As Russian forces made their hasty retreat to the eastern bank of the Dnieper River, they destroyed as much of Kherson’s infrastructure as they could: power lines, the water system, cell phone towers, bridges, parts of the grid. So those left behind – the liberated Ukrainians of Kherson – were no longer living in abject terror, but they were very much still living in darkness.
When we pulled into a village near the city limits, we asked a kindly old man if he knew of a guesthouse who might be able to host our team. We travelled with our own generator and snacks, we said, and just needed a roof over our heads.
“Why, my house of course!” he exclaimed, gesturing to a small concrete hut surrounded by snarling dogs and vehicles on cinder blocks. “Our house is warm, my wife will cook, and we make both strong wine and soft lady wine for the lady here!”
Well, sir, you had me at lady wine.
As our team of seven settled into the one room, bedecked with blankets and pillows and warmed by a heat lamp plugged into a generator, our lovely hosts proceeded to set the table with everything they had to hand. It wasn’t much, but it was everything. For them, it was celebration, it was camraderie, it was freedom… it was an excuse to break out the moonshine.
The small table groaned with bowls and pots of all sizes, cobbled-together utensils and jars and jars of preserves made over the previous months.
We feasted on boiled macaroni tossed with butter and topped with a slightly spicy red pepper relish. We loaded thick slices of homemade bread with sausage, pickled tomatoes, and tinned pate.
We mixed our pasta with sour forkfuls of cabbage and carrot coleslaw; we ate olives out of cans with our fingers.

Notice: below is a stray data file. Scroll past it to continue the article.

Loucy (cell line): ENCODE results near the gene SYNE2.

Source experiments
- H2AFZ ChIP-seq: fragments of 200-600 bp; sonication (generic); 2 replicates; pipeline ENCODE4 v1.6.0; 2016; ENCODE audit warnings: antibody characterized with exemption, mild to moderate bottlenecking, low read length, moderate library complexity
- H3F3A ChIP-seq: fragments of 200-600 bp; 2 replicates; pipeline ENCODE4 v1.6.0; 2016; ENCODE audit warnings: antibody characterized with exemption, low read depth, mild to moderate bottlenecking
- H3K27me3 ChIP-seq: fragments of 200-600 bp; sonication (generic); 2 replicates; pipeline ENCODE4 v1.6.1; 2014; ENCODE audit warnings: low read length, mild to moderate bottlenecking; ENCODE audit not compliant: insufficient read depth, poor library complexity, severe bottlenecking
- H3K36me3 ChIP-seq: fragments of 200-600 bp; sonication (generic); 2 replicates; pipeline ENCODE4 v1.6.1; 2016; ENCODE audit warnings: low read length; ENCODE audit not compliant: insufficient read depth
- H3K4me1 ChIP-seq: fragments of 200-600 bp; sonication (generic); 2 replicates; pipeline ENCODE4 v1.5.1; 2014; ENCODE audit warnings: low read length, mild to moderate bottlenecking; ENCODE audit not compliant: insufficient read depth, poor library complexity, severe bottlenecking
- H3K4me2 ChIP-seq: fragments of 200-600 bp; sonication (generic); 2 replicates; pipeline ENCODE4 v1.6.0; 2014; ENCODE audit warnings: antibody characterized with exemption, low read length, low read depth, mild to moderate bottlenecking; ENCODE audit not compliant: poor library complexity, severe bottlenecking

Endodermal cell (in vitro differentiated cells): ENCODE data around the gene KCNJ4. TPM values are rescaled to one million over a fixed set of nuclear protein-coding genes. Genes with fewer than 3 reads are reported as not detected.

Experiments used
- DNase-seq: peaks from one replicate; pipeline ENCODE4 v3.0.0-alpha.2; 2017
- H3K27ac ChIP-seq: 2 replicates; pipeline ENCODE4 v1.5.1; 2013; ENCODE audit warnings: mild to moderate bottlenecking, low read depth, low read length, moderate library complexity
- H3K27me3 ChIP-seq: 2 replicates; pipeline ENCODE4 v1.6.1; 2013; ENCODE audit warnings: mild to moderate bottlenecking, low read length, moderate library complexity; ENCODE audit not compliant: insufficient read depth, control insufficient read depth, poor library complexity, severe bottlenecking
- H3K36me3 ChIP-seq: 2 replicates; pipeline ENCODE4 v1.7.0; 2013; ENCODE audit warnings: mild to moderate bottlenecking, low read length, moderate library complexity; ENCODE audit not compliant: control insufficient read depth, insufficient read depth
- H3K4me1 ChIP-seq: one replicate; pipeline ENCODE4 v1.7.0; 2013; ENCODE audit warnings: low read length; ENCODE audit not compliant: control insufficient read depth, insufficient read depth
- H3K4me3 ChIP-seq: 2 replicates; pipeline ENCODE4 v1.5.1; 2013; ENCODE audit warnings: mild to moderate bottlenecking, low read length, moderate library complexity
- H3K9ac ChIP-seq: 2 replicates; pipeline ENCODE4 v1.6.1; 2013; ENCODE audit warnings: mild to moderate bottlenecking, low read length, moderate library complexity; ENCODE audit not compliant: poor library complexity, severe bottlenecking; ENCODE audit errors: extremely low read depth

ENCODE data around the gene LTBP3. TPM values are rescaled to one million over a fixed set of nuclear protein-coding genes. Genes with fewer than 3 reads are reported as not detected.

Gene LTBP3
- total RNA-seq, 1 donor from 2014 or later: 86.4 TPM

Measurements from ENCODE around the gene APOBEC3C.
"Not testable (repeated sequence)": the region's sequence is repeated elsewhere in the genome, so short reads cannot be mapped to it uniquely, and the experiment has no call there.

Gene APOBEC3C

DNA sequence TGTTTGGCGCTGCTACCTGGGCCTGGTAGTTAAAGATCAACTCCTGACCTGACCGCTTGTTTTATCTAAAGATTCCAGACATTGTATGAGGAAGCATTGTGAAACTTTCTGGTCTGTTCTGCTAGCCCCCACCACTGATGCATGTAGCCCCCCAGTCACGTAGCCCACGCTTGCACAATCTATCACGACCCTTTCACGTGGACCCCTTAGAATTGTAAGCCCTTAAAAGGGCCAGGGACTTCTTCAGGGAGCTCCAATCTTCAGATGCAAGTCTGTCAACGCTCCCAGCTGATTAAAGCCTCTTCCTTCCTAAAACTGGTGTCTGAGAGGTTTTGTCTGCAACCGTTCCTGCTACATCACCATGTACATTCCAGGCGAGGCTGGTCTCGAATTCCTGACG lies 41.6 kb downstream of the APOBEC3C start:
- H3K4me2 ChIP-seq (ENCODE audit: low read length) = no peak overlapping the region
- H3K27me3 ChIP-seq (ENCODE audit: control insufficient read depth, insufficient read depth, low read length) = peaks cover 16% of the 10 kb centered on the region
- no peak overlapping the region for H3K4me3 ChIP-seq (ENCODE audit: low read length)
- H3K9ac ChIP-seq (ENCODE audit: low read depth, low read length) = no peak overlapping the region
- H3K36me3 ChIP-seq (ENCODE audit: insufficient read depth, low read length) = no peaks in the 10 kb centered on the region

And amid the feast, our hosts poured strong “man wine”, soft “lady wine”, and vodka – all made in their garage and stored up for just this opportunity. Because one big component of the occupation was the severing of communication: Russia controlled their access to cell service and internet. They were largely without outside information and barely able to call family members.
So for our hosts, the opportunity to sit around a table and unload their stories of the last 9 months was as epic for them as the opporunity for us to have a warm, safe place to stay in the region. It was win-win all around.
The next day, after a prolonged goodbye full of hugs and kisses and a shopping bag full of pickles, we moved into the city… and into someone else’s home.
There, again, we were enveloped in Ukrainian hospitality that was capped off with… wait for it… steaming bowls of borshch… topped with homemade garlic aioli and served with raw dill, garlic and green onion to munch alongside.
We brought out the remains of our lady wine to share with our new hosts, and they brought out their most precious possession: a 15 year old bottle of brandy, made at the local, ancient distillery that had been destroyed by invading Russian forces. This bottle had cost them $200… now it was priceless. There will be no more produced for a long time, if ever.
But, they figured, one only gets liberated ONCE, right? No time better than the present to appreciate the best things in life.